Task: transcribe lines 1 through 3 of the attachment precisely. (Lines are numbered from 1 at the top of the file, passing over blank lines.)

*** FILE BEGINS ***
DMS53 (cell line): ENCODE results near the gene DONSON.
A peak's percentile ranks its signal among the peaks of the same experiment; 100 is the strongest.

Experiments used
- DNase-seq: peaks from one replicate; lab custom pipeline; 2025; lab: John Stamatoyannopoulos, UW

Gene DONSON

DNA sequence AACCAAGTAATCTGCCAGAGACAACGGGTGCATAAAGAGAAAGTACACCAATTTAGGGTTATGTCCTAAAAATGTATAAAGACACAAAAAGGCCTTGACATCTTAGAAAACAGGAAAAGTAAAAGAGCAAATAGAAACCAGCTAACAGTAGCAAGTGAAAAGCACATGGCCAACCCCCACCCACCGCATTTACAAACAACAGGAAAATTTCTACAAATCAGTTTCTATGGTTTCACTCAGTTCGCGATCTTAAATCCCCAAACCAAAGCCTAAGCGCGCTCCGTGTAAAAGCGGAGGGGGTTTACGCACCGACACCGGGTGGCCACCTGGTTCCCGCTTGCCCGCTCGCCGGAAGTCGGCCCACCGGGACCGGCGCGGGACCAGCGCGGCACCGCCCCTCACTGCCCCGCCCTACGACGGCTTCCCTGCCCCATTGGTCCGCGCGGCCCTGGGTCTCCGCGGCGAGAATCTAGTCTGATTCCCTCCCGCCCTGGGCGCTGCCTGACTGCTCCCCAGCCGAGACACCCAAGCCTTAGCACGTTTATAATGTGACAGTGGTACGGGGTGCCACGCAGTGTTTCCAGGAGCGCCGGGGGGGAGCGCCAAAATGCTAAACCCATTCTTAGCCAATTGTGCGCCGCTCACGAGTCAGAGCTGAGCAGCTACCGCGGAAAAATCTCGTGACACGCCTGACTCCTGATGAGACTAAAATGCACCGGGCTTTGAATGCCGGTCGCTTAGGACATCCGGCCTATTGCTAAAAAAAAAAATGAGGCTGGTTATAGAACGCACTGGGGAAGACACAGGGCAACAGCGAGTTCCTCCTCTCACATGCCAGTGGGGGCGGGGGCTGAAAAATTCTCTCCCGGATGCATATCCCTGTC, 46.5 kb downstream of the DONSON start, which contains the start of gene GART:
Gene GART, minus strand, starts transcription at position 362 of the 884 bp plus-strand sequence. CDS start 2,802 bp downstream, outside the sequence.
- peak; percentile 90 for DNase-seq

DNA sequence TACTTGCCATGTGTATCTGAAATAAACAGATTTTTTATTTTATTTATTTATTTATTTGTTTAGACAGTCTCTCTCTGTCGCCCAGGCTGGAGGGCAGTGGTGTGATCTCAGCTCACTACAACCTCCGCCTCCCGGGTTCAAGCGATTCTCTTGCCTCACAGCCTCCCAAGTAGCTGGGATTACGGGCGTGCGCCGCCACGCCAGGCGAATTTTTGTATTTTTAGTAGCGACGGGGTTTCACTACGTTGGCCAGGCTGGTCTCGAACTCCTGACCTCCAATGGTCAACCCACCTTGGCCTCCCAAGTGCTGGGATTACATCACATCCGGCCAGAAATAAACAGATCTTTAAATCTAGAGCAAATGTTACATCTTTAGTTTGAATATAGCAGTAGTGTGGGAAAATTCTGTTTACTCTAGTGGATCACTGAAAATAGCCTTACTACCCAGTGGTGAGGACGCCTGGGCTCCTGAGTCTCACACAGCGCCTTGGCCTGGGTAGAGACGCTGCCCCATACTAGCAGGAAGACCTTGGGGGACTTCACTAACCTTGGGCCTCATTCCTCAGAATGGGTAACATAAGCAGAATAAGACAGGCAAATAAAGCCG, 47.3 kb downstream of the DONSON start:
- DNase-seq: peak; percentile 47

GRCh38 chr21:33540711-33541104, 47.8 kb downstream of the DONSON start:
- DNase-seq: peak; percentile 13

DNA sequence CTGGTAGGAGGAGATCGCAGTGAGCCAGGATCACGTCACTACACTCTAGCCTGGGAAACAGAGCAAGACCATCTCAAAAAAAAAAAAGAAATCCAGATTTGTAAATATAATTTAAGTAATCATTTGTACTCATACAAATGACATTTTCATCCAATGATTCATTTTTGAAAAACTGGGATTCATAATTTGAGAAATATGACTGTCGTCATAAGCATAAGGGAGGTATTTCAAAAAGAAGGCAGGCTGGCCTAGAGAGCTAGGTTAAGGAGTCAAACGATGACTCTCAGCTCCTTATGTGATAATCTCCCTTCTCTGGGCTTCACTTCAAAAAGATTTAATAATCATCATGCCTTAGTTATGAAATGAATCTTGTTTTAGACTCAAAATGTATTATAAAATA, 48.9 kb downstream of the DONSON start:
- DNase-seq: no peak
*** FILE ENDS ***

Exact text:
DMS53 (cell line): ENCODE results near the gene DONSON.
A peak's percentile ranks its signal among the peaks of the same experiment; 100 is the strongest.

Experiments used